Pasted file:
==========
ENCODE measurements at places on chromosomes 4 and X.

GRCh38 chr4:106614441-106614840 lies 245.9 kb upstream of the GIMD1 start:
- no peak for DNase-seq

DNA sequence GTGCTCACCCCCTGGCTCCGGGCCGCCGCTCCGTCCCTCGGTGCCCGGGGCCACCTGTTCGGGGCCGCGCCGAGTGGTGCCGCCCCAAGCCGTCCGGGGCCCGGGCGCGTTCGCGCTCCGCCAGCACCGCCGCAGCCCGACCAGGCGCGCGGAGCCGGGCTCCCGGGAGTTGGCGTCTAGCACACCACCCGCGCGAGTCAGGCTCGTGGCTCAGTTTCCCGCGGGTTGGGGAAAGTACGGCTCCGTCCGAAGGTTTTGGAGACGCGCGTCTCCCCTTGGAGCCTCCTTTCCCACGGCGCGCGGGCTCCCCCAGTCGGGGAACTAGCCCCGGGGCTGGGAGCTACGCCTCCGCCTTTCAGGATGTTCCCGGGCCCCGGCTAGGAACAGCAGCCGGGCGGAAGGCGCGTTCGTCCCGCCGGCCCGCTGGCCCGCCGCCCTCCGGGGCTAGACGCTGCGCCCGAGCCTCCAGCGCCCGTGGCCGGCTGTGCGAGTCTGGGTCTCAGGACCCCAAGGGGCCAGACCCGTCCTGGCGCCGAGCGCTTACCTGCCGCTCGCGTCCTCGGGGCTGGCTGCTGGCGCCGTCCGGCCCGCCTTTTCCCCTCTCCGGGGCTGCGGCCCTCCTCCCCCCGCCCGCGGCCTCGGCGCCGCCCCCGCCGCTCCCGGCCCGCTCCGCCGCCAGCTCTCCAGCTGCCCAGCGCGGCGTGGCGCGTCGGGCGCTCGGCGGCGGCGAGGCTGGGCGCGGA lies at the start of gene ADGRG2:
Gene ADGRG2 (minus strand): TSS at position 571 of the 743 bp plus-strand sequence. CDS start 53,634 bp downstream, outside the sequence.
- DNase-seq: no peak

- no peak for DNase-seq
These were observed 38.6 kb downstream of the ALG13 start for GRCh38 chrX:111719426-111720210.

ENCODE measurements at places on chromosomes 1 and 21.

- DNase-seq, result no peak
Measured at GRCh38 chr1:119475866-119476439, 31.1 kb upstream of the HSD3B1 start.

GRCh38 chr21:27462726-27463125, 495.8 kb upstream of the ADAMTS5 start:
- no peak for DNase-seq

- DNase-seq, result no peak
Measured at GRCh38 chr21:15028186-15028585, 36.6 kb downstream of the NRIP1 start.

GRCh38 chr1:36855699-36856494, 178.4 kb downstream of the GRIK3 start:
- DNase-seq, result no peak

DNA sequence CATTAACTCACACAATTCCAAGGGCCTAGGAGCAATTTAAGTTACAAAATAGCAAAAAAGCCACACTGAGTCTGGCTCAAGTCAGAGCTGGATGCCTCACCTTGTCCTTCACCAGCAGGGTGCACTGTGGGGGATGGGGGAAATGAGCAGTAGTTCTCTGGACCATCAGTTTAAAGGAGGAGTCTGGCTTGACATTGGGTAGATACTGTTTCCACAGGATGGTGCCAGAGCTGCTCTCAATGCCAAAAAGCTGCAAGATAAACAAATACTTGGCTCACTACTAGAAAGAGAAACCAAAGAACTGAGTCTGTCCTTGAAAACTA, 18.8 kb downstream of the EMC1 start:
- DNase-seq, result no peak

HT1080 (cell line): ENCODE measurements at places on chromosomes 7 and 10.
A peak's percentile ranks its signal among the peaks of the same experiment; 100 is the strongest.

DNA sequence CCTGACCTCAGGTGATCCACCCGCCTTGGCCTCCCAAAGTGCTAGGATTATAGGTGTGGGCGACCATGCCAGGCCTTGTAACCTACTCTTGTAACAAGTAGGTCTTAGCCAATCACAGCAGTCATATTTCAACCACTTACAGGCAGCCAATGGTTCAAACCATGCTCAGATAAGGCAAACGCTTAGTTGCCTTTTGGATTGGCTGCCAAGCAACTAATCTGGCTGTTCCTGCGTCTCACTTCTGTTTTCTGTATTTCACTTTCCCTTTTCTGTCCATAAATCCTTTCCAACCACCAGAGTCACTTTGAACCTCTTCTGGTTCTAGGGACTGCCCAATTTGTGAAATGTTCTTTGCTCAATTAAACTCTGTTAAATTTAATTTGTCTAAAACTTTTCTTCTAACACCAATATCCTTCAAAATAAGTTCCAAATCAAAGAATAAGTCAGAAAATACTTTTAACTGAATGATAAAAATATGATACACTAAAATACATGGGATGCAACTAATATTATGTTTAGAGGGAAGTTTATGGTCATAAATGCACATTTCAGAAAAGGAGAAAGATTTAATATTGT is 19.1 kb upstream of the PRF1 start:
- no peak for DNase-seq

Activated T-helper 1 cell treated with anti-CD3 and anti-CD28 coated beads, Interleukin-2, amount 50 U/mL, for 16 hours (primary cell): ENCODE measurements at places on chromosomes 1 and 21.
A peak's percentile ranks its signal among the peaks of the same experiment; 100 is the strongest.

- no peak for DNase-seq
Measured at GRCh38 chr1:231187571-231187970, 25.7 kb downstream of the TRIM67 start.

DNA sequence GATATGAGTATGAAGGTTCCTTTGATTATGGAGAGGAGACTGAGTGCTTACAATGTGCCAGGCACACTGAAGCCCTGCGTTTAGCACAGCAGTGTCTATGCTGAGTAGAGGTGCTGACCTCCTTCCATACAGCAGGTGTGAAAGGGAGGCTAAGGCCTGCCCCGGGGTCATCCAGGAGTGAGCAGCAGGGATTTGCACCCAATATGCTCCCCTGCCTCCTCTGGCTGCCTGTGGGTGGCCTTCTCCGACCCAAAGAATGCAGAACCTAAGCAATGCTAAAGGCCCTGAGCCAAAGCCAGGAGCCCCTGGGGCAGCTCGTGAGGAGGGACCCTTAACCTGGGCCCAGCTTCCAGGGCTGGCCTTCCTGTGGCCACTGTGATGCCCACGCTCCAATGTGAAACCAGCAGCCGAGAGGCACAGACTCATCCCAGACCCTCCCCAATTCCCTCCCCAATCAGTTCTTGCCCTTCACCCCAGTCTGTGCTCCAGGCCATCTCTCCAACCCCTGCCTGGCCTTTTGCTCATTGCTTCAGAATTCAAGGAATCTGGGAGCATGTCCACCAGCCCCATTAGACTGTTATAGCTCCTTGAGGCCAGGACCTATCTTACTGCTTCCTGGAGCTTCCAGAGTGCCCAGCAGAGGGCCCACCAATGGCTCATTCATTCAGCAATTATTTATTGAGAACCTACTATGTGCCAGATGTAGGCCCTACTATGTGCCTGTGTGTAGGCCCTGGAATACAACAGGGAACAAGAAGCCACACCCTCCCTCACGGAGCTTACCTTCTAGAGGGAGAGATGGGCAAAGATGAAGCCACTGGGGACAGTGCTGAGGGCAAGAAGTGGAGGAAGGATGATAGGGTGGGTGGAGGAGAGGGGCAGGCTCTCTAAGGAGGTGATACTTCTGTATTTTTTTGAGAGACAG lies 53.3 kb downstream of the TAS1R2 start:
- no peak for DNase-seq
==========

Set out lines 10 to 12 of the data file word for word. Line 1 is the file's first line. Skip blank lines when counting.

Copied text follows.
- DNase-seq, result no peak
Measured at GRCh38 chr1:119475866-119476439, 31.1 kb upstream of the HSD3B1 start.

GRCh38 chr21:27462726-27463125, 495.8 kb upstream of the ADAMTS5 start: